(Michael Toomim)

Studies have repeatedly shown that the majority of computer programs contain a lot duplicated source code -- which is detrimental to program comprehension, modification, and maintenance. Existing research into this issue has assumed that the problem is in poor programming -- that programmers should abstract their code more extensively with functions and macros. However, we claim that the tools of abstraction (functions and macros) are the problem. They inadequately support the ergonomic and cognitive needs of programmers in real-life situations. We have developed a new editor-assisted alternative to functions and macros. This tool maintains a persistent editor-level "link" between similar regions of code in order to support high-level visualization, editing, and navigation. Our hypothesis is that this tool enables programmers to work faster and with fewer errors, and that in turn they are likely to use the tool in situations where they wouldn't use a traditional abstraction.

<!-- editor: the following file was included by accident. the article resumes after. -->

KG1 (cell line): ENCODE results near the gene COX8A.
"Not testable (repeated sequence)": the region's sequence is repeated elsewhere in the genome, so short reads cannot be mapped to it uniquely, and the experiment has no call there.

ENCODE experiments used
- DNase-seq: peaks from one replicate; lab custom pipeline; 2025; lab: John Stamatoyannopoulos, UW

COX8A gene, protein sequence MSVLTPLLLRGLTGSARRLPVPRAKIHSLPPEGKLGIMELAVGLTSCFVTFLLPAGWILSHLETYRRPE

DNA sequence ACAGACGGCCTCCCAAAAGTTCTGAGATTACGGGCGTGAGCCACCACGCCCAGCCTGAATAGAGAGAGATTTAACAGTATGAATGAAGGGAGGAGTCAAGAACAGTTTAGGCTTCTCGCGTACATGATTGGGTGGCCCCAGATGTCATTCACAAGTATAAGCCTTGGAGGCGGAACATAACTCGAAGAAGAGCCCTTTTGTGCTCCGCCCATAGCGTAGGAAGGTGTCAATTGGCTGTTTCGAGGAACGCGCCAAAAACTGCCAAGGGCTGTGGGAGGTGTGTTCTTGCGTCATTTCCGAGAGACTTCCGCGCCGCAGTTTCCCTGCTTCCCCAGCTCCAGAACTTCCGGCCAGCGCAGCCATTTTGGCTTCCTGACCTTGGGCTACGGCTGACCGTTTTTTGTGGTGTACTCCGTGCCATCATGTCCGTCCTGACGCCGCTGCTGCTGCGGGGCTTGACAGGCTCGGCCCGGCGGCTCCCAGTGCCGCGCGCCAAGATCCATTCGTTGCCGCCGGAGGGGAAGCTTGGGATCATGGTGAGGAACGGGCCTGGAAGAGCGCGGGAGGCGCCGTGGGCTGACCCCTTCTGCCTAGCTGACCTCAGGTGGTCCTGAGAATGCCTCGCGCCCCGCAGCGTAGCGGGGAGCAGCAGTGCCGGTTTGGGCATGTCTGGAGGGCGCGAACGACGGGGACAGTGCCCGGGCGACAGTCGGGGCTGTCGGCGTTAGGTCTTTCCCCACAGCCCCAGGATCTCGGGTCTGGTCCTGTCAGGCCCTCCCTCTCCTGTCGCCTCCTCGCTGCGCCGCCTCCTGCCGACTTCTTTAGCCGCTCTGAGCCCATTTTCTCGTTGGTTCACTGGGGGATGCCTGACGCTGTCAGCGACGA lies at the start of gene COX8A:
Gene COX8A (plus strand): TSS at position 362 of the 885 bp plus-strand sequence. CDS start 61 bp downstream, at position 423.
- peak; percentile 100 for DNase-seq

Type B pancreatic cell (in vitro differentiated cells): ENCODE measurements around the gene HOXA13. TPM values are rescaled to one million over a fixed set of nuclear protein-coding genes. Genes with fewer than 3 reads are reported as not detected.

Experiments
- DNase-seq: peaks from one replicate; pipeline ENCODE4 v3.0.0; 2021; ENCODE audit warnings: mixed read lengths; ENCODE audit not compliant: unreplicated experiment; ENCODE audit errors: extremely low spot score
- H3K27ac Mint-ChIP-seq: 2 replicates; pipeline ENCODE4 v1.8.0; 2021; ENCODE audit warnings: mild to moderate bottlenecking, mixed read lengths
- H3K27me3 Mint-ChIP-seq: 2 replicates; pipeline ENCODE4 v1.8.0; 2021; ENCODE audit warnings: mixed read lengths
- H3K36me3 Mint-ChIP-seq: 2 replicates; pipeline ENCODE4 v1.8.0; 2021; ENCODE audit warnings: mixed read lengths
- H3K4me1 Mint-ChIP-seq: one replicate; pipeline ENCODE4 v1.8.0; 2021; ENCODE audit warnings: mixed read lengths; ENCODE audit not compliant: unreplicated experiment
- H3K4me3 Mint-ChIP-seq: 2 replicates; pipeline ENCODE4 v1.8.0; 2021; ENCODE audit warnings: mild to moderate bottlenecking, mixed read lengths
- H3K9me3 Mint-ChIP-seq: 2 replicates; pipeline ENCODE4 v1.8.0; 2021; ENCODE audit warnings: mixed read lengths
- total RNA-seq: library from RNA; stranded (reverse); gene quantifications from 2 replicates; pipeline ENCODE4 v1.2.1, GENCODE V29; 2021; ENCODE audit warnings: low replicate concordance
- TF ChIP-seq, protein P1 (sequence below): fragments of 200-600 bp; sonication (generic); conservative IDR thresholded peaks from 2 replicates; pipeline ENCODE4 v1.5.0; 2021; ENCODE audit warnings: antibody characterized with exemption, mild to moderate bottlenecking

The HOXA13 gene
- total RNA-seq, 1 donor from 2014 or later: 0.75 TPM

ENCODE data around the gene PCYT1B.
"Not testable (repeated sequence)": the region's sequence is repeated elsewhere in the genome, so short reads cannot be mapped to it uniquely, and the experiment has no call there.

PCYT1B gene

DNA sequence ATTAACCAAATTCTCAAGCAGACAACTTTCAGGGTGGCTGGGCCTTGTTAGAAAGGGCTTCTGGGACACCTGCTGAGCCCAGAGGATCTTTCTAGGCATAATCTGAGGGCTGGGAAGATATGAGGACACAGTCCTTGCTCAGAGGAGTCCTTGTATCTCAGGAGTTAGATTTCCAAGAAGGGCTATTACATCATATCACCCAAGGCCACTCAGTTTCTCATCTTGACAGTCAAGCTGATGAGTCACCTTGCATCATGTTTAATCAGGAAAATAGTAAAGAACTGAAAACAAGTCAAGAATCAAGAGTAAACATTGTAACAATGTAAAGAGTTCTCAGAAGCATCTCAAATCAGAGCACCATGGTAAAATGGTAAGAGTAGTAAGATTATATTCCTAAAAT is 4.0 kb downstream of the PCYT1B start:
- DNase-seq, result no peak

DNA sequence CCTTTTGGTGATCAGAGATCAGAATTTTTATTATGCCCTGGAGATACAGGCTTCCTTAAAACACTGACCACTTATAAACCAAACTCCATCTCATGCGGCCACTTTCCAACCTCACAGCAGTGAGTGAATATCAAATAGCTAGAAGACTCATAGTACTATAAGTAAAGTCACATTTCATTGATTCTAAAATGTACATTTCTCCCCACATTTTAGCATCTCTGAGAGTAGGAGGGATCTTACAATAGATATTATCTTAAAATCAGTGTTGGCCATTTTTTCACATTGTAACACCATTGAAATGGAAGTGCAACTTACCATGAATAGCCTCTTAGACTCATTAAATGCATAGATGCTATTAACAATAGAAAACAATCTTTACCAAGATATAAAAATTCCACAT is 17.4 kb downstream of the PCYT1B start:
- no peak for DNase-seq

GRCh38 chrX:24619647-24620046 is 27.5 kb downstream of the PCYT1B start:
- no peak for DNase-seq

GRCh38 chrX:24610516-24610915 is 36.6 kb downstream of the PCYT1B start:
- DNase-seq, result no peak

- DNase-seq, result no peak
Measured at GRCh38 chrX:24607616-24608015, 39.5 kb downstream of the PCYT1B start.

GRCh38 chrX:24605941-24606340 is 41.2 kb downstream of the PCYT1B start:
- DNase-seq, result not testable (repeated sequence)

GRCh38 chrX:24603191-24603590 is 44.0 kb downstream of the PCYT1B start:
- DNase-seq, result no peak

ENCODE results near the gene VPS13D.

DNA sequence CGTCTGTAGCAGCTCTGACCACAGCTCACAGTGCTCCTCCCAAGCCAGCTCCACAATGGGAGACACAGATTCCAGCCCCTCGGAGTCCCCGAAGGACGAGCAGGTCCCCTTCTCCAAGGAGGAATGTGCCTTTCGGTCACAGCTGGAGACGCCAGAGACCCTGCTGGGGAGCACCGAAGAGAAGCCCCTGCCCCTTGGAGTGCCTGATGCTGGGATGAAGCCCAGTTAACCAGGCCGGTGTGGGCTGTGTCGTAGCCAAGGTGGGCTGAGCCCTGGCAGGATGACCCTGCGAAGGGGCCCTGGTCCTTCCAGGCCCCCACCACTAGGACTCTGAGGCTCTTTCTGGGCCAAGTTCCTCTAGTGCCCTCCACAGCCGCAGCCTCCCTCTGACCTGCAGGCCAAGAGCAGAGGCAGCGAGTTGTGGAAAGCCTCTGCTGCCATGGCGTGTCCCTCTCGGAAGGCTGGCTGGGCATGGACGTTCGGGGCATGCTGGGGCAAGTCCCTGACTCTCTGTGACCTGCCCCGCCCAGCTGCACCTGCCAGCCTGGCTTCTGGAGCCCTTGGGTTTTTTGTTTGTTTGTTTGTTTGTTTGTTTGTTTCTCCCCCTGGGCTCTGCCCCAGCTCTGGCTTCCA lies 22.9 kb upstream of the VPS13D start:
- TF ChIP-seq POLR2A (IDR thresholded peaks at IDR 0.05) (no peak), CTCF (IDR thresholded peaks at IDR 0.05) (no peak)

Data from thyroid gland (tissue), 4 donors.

For more information, please contact Michael.

April 26, 2003: Congratulations to Harmonia undergraduate researcher Michael Toomim for winning 2nd place in the Second Annual Intel Student Research Contest for Undergraduates for the CodeLink tool!